Regent University

Yet again, another take on those evangelicals and Donald Trump, this version from an insider   

Yet again, another take on those evangelicals and Donald Trump, this version from an insider   

Political reporters, pundits, and party strategists trying to understand U.S. evangelicals sometimes seem like David Livingstone or Margaret Mead scrutinizing an exotic jungle tribe they’ve stumbled upon. Analysts especially scratch heads on how those nice churchgoing Protestant folks could ever vote for a dissolute guy like Donald Trump. 

(Standard terminology note: In American political-speak, “Evangelicals” almost always means white evangelicals, because African-American Protestants, though often similar in faith, are so distinct culturally and politically.) 

That Trump conundrum is taken up yet again by a self-described “friendly observer/participant” with evangelicalism, Regent University political scientist A.J. Nolte. His school’s CEO, Pat Robertson, proclaimed candidate Trump “God’s man for the job.” Yet Nolte posted his point of view on Charlie Sykes’s thebulwark.com. This young site brands Trump “a serial liar, a narcissist and a bully, a con man who mocks the disabled and women, a man with no fixed principles who has the vocabulary of an emotionally insecure 9-year-old.” Don’t hold back, #NeverTrump folks.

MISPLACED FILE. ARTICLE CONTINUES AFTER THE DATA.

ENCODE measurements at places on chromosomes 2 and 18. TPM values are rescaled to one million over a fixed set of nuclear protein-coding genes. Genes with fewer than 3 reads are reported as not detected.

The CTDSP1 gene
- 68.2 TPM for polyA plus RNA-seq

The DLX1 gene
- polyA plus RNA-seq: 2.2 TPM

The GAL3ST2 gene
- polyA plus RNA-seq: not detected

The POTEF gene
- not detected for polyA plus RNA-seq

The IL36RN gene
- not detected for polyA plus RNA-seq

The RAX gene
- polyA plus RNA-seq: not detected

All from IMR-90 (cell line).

Nolte, a Catholic University Ph.D. who belongs on your source list, did not vote for the president and remains “deeply Trump-skeptical.” He considers evangelicals’ bond with Trump  “unwise” in the long term and “almost certain to do more harm than good.” He thinks believers’ Trump support “is shallower and more conditional than it appears” and even muses about a serious primary challenge. The Religion Guy disputes that, but agrees with Nolte that evangelical women under 45 are the most likely to spurn the president next year. 

Nolte offers a nicely nuanced version of outsiders’ scenario that “existential fear” on religious-liberty issues drove Trump support in 2016 and still does.